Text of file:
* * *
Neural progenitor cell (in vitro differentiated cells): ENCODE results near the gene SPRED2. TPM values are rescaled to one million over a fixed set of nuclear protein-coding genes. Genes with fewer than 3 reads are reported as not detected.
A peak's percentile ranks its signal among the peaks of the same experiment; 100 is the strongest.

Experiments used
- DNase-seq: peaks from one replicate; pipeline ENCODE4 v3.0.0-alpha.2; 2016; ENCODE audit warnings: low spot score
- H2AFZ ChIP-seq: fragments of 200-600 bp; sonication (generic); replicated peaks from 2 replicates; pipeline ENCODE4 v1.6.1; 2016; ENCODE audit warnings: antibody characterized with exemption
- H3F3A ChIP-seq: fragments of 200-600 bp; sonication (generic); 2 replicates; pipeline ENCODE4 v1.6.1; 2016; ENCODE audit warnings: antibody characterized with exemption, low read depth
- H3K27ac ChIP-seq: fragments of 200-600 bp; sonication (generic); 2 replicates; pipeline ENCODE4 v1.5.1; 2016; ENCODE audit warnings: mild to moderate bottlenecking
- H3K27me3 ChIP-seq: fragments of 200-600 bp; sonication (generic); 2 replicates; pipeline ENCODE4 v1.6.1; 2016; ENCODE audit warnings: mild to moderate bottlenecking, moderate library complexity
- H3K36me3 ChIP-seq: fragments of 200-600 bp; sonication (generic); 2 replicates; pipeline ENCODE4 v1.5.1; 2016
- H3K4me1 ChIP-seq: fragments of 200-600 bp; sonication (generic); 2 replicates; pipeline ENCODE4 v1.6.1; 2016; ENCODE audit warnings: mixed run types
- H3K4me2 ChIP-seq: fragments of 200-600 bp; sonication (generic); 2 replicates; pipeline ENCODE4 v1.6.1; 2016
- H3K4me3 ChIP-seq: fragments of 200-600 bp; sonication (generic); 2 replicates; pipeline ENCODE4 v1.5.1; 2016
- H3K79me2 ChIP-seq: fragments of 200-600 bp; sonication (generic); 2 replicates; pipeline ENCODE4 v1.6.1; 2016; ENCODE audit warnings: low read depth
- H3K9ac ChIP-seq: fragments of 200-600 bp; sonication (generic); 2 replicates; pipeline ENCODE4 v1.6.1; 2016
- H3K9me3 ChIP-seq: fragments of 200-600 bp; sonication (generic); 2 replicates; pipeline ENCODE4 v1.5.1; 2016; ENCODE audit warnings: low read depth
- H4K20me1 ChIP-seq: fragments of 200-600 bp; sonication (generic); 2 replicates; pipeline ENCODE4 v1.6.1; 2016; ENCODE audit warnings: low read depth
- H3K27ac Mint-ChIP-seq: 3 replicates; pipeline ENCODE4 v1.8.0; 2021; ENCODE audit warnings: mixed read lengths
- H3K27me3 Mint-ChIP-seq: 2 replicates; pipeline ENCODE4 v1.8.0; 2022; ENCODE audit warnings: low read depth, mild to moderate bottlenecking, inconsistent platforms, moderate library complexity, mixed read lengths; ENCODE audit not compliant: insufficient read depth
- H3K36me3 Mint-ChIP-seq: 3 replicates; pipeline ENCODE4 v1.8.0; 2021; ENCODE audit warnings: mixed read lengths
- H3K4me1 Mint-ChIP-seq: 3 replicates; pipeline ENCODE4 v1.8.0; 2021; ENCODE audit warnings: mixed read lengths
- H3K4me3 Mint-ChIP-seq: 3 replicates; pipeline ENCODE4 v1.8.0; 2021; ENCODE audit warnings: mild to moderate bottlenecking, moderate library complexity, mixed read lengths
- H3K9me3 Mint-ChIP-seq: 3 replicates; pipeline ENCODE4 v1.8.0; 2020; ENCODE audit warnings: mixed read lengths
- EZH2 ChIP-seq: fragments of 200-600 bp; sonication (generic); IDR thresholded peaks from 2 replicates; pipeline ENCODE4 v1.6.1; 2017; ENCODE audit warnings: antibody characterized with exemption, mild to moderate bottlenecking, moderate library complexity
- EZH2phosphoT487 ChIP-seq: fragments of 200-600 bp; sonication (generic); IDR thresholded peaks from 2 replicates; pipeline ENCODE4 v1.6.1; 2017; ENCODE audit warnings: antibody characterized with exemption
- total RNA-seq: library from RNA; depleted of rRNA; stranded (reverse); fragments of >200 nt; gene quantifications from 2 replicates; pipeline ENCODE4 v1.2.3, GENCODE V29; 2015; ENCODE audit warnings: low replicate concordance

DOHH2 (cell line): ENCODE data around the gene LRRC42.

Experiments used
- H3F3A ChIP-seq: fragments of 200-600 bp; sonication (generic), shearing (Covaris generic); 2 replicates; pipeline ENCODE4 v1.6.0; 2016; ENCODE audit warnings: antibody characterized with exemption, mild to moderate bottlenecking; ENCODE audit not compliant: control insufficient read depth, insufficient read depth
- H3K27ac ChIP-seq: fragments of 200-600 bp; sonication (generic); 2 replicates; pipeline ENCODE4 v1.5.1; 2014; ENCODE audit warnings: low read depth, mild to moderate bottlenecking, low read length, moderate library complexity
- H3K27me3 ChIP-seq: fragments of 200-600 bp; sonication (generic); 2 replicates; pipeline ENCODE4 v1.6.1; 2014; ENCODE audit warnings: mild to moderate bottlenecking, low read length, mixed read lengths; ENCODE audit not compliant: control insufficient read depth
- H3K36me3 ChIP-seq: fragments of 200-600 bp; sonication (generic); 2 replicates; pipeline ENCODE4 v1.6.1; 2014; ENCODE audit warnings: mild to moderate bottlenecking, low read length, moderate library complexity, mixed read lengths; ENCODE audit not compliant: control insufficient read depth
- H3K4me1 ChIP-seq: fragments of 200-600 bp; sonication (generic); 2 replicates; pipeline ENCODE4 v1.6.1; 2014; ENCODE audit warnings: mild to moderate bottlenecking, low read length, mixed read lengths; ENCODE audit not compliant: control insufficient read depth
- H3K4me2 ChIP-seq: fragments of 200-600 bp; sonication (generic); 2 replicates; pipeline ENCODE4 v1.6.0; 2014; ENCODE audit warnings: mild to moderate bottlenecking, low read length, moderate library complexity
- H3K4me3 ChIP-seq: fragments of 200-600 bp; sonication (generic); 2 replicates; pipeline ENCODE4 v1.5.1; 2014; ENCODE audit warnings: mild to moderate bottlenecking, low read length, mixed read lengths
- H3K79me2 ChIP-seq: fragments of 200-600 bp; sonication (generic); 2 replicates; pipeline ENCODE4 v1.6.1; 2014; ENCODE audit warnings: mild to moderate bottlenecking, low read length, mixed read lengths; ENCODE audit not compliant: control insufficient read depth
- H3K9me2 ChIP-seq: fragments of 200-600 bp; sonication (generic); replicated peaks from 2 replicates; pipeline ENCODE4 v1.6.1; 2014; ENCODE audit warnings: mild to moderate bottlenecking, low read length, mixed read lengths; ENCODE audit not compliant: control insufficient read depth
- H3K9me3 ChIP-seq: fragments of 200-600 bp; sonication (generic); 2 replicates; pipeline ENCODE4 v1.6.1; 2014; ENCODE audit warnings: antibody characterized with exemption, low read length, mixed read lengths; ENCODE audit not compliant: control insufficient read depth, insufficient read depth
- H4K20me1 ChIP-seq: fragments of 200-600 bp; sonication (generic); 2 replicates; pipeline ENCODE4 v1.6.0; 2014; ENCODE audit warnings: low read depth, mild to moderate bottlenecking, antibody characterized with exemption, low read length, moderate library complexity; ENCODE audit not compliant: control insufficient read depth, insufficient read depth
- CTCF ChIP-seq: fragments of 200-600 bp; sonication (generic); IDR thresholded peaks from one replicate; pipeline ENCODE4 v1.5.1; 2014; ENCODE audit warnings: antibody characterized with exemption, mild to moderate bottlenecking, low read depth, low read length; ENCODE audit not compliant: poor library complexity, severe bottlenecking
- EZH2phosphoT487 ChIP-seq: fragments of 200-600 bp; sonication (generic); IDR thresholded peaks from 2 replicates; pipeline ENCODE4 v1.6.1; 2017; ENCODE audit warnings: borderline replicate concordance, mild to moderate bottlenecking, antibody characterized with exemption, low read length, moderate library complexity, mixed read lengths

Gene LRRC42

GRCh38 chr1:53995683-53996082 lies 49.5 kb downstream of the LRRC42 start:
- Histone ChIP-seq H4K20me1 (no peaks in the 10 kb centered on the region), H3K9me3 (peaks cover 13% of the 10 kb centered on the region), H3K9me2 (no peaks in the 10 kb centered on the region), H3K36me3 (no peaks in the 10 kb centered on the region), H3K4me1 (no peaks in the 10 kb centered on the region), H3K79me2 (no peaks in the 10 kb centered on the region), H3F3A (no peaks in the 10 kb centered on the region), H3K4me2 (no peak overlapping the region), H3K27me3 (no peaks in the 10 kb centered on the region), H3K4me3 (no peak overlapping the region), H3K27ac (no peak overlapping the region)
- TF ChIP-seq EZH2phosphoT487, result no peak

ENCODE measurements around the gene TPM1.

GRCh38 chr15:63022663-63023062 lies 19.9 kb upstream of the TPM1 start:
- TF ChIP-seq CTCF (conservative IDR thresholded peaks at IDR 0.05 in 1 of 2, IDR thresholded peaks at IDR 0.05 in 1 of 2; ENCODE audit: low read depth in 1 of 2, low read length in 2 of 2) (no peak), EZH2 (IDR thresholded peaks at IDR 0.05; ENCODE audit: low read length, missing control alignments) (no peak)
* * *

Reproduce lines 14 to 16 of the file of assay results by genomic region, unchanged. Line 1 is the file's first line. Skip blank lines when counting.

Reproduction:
- H3K9ac ChIP-seq: fragments of 200-600 bp; sonication (generic); 2 replicates; pipeline ENCODE4 v1.6.1; 2016
- H3K9me3 ChIP-seq: fragments of 200-600 bp; sonication (generic); 2 replicates; pipeline ENCODE4 v1.5.1; 2016; ENCODE audit warnings: low read depth
- H4K20me1 ChIP-seq: fragments of 200-600 bp; sonication (generic); 2 replicates; pipeline ENCODE4 v1.6.1; 2016; ENCODE audit warnings: low read depth